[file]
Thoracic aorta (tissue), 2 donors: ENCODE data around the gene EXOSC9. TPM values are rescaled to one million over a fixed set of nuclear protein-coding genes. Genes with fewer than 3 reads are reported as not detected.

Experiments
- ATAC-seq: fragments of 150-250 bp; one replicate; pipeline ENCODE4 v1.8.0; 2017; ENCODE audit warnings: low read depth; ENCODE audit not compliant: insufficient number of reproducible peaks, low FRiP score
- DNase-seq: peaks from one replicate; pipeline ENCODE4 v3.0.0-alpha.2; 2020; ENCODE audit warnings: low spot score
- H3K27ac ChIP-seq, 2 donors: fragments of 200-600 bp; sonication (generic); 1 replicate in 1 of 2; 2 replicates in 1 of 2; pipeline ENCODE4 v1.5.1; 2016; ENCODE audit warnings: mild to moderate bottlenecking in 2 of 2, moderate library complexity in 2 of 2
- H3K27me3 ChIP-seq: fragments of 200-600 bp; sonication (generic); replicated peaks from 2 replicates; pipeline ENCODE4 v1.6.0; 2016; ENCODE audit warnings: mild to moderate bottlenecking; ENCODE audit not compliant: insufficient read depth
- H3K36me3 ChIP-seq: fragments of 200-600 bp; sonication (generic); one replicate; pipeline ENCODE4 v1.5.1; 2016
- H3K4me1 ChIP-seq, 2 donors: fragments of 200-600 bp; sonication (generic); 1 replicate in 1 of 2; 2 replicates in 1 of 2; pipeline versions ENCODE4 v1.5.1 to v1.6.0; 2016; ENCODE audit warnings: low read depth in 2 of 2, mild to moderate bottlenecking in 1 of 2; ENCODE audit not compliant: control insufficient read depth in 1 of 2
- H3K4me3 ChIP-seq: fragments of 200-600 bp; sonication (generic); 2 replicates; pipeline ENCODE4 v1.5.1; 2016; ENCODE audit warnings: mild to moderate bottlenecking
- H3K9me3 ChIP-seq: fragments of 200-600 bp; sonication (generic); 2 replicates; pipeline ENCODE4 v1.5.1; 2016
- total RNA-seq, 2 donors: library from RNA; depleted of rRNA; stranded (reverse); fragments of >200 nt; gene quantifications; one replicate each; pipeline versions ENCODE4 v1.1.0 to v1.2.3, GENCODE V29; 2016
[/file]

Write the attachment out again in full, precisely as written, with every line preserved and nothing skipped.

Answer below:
Thoracic aorta (tissue), 2 donors: ENCODE data around the gene EXOSC9. TPM values are rescaled to one million over a fixed set of nuclear protein-coding genes. Genes with fewer than 3 reads are reported as not detected.

Experiments
- ATAC-seq: fragments of 150-250 bp; one replicate; pipeline ENCODE4 v1.8.0; 2017; ENCODE audit warnings: low read depth; ENCODE audit not compliant: insufficient number of reproducible peaks, low FRiP score
- DNase-seq: peaks from one replicate; pipeline ENCODE4 v3.0.0-alpha.2; 2020; ENCODE audit warnings: low spot score
- H3K27ac ChIP-seq, 2 donors: fragments of 200-600 bp; sonication (generic); 1 replicate in 1 of 2; 2 replicates in 1 of 2; pipeline ENCODE4 v1.5.1; 2016; ENCODE audit warnings: mild to moderate bottlenecking in 2 of 2, moderate library complexity in 2 of 2
- H3K27me3 ChIP-seq: fragments of 200-600 bp; sonication (generic); replicated peaks from 2 replicates; pipeline ENCODE4 v1.6.0; 2016; ENCODE audit warnings: mild to moderate bottlenecking; ENCODE audit not compliant: insufficient read depth
- H3K36me3 ChIP-seq: fragments of 200-600 bp; sonication (generic); one replicate; pipeline ENCODE4 v1.5.1; 2016
- H3K4me1 ChIP-seq, 2 donors: fragments of 200-600 bp; sonication (generic); 1 replicate in 1 of 2; 2 replicates in 1 of 2; pipeline versions ENCODE4 v1.5.1 to v1.6.0; 2016; ENCODE audit warnings: low read depth in 2 of 2, mild to moderate bottlenecking in 1 of 2; ENCODE audit not compliant: control insufficient read depth in 1 of 2
- H3K4me3 ChIP-seq: fragments of 200-600 bp; sonication (generic); 2 replicates; pipeline ENCODE4 v1.5.1; 2016; ENCODE audit warnings: mild to moderate bottlenecking
- H3K9me3 ChIP-seq: fragments of 200-600 bp; sonication (generic); 2 replicates; pipeline ENCODE4 v1.5.1; 2016
- total RNA-seq, 2 donors: library from RNA; depleted of rRNA; stranded (reverse); fragments of >200 nt; gene quantifications; one replicate each; pipeline versions ENCODE4 v1.1.0 to v1.2.3, GENCODE V29; 2016